Lyme disease, deer ticks no longer rare in Kentucky

Medical community's denial has been costly

September 17, 2012 

  • At issue | Aug. 6 news brief, "Lyme disease could be a growing problem in the state"

I can tell you, from personal experience, that Lyme disease is already a problem in Kentucky and has been for many years. The U.S. Centers for Disease Control and, therefore, the medical community at large, has stubbornly, at least until recently, refused to acknowledge a growing epidemic that is spread by the so-called deer tick.

Contrary to the statement in the article that the deer tick is rarely seen in Kentucky and that it is primarily confined to the Daniel Boone National Forest, this insect has infested Kentucky from west to east, originally, many believe, when deer from the northeastern United States were brought into the Land Between the Lakes, a 170,000-acre wilderness area in Western Kentucky.

During August 2006, I suddenly experienced a fever of more than 104 degrees that rapidly oscillated from almost unbearable perspiring heat to trembling chills to which no blanket could bring comfort. No aches, no pains, no sneezing, no coughing — nothing except a fever that I can only describe as horrifically violent, coupled with debilitating, unrelenting fatigue.

Growing up in Eastern Kentucky, I can remember picking the brown, flat (except when engorged with blood) ticks off my dogs and sometimes off myself. When I moved to Western Kentucky as an adult, my dogs continued to collect those ticks. But when my family and I started regularly camping in the Land Between the Lakes in the 1980s, we quickly discovered that there was a new parasite in the woods: a round, black tick, much smaller than the dog ticks. Similar in size to a sesame seed, it was much more difficult to detect. And much more dangerous. A special insect repellent, which contained a highly toxic chemical, was available only in the lake area.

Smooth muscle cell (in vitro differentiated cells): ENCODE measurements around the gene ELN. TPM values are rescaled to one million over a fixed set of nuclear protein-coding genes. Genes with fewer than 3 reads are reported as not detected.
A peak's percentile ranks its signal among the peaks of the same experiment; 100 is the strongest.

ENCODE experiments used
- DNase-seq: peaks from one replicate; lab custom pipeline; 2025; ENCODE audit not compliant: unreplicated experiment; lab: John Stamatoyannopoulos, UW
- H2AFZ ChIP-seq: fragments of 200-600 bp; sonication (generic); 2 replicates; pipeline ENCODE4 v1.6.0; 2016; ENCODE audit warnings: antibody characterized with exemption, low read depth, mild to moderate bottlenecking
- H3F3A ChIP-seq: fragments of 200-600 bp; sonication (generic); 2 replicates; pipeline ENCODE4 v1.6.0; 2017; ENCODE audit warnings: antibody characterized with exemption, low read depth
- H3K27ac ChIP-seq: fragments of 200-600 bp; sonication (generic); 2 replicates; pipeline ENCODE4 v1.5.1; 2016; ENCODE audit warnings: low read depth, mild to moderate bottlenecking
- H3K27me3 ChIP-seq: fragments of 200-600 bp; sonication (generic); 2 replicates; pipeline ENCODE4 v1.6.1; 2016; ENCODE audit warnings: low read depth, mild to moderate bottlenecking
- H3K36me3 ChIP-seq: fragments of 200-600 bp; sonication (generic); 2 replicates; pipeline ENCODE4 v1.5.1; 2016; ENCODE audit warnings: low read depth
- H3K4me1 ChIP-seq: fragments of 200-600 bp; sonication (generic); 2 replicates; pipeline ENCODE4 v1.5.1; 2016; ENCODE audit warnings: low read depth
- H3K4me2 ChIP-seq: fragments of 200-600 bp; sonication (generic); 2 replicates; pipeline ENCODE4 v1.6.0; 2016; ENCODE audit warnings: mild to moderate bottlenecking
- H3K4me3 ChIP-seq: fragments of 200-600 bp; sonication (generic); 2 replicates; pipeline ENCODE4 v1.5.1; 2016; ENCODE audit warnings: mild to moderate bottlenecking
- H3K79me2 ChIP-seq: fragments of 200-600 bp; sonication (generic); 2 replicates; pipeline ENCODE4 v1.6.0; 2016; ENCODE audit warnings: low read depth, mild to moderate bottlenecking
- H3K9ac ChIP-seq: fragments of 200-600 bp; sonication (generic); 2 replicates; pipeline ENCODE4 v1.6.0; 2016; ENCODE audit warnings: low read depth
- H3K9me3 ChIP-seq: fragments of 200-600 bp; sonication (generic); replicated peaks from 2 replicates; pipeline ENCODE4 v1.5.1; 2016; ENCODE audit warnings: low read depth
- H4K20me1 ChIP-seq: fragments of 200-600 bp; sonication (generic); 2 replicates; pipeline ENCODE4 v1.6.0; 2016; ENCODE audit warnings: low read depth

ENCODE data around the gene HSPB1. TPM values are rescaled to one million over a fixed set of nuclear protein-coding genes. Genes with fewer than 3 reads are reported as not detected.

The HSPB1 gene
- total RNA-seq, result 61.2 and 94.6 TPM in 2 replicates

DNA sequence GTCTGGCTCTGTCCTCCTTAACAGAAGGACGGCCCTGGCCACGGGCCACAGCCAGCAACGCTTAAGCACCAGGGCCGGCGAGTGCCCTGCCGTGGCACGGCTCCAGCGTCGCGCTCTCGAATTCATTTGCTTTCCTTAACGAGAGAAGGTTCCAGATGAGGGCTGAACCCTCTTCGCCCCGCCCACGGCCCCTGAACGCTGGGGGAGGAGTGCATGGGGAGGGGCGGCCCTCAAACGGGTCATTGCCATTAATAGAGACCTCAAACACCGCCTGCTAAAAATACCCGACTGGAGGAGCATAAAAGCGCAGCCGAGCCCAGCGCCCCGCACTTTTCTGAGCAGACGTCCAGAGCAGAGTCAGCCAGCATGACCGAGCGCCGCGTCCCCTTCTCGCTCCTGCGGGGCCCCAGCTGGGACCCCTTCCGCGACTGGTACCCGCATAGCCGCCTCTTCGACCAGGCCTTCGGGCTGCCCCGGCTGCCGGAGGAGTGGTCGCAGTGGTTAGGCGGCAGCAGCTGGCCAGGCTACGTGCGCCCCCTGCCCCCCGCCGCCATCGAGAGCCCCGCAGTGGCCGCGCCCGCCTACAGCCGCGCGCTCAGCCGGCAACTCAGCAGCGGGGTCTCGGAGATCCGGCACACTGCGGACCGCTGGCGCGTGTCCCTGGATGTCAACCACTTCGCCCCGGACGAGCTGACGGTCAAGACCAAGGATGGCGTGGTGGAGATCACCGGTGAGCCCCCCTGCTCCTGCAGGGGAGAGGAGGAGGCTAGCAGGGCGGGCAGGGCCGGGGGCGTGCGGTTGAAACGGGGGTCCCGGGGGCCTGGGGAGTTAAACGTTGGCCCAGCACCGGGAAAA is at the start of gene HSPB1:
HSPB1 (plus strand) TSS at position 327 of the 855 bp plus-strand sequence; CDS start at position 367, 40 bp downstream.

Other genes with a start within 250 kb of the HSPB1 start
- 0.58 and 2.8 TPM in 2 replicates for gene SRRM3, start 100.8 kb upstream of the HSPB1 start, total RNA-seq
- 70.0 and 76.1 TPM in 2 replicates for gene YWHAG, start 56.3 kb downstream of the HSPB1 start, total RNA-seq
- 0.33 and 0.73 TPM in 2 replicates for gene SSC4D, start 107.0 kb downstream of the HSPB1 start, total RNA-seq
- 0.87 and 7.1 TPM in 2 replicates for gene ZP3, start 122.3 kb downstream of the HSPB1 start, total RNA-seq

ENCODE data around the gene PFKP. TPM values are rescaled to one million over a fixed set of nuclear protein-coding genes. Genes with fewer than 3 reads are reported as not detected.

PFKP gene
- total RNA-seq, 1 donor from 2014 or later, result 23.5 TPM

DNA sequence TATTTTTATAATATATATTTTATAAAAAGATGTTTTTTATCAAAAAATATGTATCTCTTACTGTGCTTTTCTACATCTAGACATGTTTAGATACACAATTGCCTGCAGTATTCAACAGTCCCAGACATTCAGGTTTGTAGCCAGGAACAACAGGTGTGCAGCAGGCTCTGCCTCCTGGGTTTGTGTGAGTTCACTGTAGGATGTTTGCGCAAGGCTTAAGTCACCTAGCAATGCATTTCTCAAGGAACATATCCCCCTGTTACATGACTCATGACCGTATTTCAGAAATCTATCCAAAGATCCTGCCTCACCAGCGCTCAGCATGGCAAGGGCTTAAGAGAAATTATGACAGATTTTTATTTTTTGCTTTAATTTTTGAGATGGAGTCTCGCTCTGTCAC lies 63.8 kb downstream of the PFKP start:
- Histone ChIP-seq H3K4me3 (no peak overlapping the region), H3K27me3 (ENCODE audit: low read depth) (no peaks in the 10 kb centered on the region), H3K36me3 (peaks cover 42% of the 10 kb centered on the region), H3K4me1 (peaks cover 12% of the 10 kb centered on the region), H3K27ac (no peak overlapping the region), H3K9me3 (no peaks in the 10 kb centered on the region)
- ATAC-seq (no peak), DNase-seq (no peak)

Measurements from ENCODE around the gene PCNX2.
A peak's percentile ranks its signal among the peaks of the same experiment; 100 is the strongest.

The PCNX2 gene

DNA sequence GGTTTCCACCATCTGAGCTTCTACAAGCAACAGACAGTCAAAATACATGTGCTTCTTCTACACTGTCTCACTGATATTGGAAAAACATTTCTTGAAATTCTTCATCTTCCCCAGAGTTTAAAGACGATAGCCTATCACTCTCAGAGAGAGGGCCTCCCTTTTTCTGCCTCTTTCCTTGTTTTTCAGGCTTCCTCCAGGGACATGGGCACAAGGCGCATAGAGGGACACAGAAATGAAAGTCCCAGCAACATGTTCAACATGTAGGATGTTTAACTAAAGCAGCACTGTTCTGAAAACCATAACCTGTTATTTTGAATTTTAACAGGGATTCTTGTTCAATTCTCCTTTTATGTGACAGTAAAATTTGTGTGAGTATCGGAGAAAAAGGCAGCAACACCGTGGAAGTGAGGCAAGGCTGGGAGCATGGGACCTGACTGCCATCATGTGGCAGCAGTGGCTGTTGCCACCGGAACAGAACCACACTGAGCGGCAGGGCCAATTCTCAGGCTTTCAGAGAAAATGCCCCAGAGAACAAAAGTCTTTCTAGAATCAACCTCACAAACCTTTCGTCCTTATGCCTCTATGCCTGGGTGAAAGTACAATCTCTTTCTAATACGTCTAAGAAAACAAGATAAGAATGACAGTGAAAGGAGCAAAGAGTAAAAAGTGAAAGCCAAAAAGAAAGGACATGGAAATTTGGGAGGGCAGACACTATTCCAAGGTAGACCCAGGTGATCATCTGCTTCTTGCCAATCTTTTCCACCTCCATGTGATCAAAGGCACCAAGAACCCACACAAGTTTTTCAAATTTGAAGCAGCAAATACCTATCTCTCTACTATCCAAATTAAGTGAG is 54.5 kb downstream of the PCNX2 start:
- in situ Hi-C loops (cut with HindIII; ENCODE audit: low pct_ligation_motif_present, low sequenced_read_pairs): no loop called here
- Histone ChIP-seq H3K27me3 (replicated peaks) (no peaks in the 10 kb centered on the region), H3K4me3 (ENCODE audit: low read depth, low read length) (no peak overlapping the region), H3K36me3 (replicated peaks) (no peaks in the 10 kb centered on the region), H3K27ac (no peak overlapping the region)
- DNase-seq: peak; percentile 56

Wild turkeys were also reintroduced to the area, and it wasn't long before turkey hunters began to contract an infestation dubbed "turkey mites." Turkey mites appear similar to the common chigger, except on massive doses of steroids. It can take a month or more to rid oneself of them, and all the while the victim is suffering itching akin to poison ivy, poison oak, chiggers, and hives — all at once. It is truly a miserable condition.

Turkey mites are the larvae stage of the deer tick. And they were commonly found in the forest, not deep in the woods. I didn't know that until I became infested with them, and subsequently with Lyme disease. I got them by stepping only a few yards off a paved walking trail connecting Central City and Greenville in Muhlenberg County — even though I took a shower within an hour of that trek.

When I came down with Lyme disease, the almost unbearable symptoms persisted after two or three days of a regimen of general antibiotics, my doctor admitted me to the hospital where I was in isolation.

Lyme disease causes the body's white blood cells to dwindle to dangerously low levels, making the patient extremely susceptible to any other disease. Six extremely miserable days later, I was finally released.

There were over a half dozen confirmed cases of Lyme disease in Muhlenberg County alone that summer, with at least one victim hospitalized during the same time I was confined there.

It is virtually impossible to confirm the presence of Lyme disease at its outset. It does not immediately invoke production of antibodies. It mimics the victim's own cells, so the patient's immune system does not immediately recognize it as a threat. No Lyme disease antibodies show up for six weeks or more. The only way to initially diagnose it is from symptoms that mimic a wide range of other illnesses, including flu, multiple sclerosis, ALS and lupus.

The ignorance and misconceptions about Lyme disease also can impact its victims in other ways. Because of the difficulty in confirming the presence of Lyme disease, my private temporary-disability insurance carrier balked at my claim. "Lyme hasn't been confirmed, and it's not present where you live," the insurer argued. Tests eventually determined I had been exposed to two separate strains of Lyme disease, which may never go away.

Oh, don't worry about shaking hands with me. The disease cannot be communicated from person to person, only through the carrier parasite.

A vaccine was developed in the late 1990s, but is no longer available. It was removed from the market due to poor demand. I sure wish I had been inoculated.

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